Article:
There is an industry debate discussing emergency casualty response and the decline in LOF contracts. Gard, as a marine, energy and P&I insurer, is well aware of the pressures which arise from high profile casualties. We thank our guest author, Nick Burgess of BDM Law for his contribution to the ongoing discussion with the aim of finding an acceptable revision to the current LOF formula.
The Lloyd’s Open Form salvage contract (LOF) has been around for well over a century. It is the best known international salvage agreement. In recent years, we have seen the number of reported LOFs decline. In 2016, there were 42 contracts awarded according to Lloyd’s and that was only due to a run of losses in November and December. The previous low was 37 contracts in 2014. This compares with an average of over 60 contracts each year during the period from 2000 - 2010. This decline has led some commentators to argue that LOF is a dying concept. Restoring faith and confidence in the form was high on the agenda at the recent ISU annual meeting in London, and there is support for LOF from the Lloyd’s Salvage Group, the International Group of P&I Clubs and the Admiralty Solicitors Group.
There are pros and cons associated with the LOF agreement. The perceived wisdom is that signing an LOF is the safest way to protect the crew, property and environment. The contract is designed to be signed immediately without negotiation of terms which, in the context of a maritime casualty, avoids any loss of time and maximises opportunity for salvage. This can be uppermost in the mind of many Masters who think that nobody will criticise them for signing an LOF in circumstances where their vessel is at sea in a situation of potential peril and they have impaired control. At its best, it is a recognised ’no cure no pay’ contract with remuneration based on an arbitration process in London administered by the Lloyd’s Salvage Arbitration Branch. Elements for environmental protection are incorporated. The underlying principles for assessing the salvors’ remuneration are set out in the International Salvage Convention.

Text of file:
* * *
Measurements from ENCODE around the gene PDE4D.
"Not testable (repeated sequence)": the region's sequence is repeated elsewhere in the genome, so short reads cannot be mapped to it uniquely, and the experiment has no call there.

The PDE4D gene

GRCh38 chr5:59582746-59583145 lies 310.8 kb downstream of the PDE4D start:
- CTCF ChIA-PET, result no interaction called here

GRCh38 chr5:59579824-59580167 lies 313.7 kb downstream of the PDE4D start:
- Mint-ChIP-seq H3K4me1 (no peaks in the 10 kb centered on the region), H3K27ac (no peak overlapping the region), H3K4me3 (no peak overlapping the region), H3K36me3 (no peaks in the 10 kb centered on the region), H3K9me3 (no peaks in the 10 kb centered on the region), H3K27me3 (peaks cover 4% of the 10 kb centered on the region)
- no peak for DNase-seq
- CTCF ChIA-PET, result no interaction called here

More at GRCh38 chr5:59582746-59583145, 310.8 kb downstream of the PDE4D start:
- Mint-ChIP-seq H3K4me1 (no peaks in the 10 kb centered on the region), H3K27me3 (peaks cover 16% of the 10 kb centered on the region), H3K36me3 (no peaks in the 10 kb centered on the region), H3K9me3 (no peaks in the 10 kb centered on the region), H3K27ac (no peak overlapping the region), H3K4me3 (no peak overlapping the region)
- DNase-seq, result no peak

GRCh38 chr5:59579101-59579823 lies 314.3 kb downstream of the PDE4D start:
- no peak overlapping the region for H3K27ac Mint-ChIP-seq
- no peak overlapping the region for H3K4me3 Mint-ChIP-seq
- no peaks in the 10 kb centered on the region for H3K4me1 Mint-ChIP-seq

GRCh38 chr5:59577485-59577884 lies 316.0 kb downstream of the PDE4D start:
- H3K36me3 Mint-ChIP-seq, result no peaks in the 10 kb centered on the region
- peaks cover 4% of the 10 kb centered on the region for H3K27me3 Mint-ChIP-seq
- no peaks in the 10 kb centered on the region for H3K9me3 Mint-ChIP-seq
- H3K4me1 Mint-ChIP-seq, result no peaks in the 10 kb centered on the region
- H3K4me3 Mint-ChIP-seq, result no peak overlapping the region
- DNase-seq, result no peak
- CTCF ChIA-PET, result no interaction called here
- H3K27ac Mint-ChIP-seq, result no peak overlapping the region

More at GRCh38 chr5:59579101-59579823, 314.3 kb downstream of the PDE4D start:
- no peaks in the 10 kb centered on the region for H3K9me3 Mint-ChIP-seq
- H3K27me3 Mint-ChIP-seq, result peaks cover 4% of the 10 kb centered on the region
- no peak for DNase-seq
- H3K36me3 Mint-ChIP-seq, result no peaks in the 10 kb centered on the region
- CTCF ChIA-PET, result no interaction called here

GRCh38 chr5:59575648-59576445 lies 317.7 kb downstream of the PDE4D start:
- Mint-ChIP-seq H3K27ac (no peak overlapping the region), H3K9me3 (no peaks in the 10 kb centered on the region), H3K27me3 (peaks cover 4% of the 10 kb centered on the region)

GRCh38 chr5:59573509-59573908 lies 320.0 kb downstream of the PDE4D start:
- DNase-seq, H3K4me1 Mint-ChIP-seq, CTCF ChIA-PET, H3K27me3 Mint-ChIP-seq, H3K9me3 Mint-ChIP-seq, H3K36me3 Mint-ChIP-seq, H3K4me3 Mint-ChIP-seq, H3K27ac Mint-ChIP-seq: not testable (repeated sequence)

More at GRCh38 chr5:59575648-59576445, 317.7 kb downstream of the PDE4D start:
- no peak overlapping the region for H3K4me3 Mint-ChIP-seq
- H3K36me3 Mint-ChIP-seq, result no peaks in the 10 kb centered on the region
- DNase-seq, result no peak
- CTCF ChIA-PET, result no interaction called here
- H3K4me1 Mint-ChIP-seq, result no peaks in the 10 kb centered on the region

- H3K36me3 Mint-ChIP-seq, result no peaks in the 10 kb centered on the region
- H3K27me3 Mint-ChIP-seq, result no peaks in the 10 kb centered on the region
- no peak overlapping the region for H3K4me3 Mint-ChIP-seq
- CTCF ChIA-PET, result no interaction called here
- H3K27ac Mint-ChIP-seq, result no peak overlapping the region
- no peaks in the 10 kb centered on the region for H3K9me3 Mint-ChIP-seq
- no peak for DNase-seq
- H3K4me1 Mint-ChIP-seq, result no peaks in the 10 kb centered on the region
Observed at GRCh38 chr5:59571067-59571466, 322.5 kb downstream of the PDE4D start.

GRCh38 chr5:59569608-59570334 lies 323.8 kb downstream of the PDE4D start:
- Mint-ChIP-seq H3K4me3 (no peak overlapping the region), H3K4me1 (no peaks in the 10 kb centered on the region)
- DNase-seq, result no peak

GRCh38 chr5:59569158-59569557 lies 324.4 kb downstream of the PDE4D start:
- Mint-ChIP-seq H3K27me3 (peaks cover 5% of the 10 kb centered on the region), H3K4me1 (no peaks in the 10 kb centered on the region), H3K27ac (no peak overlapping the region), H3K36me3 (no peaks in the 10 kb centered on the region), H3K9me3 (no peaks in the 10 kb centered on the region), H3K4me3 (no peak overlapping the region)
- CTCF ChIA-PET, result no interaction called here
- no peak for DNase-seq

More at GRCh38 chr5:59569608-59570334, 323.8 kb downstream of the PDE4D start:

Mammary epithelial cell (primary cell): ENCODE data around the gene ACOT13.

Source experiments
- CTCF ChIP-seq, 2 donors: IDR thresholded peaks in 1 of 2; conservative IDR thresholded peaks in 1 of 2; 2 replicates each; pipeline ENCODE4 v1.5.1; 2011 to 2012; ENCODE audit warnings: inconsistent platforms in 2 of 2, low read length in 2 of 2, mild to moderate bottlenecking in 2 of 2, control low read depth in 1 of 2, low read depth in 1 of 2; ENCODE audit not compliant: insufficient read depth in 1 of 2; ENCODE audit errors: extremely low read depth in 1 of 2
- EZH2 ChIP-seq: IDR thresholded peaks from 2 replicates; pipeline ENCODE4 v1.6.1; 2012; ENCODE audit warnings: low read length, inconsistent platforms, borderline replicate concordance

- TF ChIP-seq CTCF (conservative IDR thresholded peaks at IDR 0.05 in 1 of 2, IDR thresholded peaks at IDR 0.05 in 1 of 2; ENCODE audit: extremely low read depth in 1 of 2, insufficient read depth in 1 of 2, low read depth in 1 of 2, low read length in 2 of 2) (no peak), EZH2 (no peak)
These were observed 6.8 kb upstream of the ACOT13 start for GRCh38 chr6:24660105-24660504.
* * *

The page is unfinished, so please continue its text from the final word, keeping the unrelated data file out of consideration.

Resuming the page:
In this article, we examine the circumstances behind the decline of the LOF and we consider what, if anything, can or should be done to improve the situation.
Why are LOF contracts are in decline?
The LOF contract has its roots in a time when the Master of the ship was often faced with difficult circumstances and unable to consult others. There was no AIS, email, instant messenger, Skype, nor even the ability to make a call to the shipowner/managers’ office. In those days, the P&I club and property underwriters were often among the last to know that there had been a casualty. Now they usually should receive notification within an hour or so of the casualty occurring. Emergency response plans provide for a team of experienced professionals to assemble to provide immediate support and guidance to the Master. As a result, there is scope for assessment of the situation, analysis of risks and discussion of options prior to taking any decisions. A consequence of this is that greater attention is directed to the form of the salvage contract and its terms whereas, in the past, an LOF contract might have been signed without any consultation at all.